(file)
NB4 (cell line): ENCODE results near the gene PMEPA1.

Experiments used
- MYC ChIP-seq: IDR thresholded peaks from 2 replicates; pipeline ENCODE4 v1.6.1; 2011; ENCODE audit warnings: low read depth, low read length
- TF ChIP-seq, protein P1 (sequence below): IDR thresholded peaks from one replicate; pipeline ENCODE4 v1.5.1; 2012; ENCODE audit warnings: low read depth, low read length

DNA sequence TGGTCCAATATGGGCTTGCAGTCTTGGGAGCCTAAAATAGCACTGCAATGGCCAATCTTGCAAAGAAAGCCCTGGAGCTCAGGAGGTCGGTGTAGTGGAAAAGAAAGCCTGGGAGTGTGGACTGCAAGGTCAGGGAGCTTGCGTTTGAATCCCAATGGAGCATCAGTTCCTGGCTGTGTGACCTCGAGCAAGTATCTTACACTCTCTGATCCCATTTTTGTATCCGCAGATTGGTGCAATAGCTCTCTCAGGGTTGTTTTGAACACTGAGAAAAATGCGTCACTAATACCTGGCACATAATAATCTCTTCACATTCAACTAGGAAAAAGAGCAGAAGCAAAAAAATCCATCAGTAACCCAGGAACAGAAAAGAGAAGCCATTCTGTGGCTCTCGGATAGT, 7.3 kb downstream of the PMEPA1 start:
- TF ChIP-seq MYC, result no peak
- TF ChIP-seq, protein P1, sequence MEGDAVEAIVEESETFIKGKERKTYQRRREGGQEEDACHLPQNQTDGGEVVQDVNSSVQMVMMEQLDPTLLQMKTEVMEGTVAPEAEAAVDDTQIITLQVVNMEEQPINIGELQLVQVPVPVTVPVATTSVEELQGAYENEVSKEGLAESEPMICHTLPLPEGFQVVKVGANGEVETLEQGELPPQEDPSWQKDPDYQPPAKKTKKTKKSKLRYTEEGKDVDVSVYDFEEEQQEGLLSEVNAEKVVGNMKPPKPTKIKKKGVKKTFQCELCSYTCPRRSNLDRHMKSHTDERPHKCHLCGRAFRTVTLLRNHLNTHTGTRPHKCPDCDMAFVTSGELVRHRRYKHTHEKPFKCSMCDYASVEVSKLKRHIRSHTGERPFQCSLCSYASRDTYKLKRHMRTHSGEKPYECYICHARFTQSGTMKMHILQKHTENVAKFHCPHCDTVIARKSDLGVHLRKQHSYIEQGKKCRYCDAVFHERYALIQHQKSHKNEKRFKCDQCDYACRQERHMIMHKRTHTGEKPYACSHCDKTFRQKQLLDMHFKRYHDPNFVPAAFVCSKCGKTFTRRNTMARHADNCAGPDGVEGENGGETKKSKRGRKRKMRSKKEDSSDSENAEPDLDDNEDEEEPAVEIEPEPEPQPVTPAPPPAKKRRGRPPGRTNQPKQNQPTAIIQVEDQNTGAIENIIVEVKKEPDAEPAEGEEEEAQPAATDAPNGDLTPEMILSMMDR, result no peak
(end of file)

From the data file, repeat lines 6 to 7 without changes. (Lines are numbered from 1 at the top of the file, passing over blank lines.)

- TF ChIP-seq MYC, result no peak
- TF ChIP-seq, protein P1, sequence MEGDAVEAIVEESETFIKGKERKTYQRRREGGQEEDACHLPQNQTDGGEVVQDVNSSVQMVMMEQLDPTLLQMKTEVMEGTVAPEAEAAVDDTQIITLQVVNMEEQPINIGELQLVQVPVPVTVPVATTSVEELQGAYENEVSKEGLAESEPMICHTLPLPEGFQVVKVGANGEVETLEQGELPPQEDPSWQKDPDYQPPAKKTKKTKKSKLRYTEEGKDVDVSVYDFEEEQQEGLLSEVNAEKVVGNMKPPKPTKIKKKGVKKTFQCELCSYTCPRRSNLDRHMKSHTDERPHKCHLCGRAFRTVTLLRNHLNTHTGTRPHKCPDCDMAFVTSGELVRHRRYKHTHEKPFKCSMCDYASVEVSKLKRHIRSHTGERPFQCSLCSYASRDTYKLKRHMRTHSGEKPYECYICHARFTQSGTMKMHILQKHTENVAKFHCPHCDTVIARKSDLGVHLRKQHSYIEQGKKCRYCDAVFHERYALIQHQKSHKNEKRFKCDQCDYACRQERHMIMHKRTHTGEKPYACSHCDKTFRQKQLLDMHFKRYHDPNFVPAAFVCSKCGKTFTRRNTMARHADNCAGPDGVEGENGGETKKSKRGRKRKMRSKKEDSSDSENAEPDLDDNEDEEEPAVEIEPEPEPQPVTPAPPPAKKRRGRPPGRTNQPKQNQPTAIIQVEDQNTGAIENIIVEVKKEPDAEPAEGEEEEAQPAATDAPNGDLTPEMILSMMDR, result no peak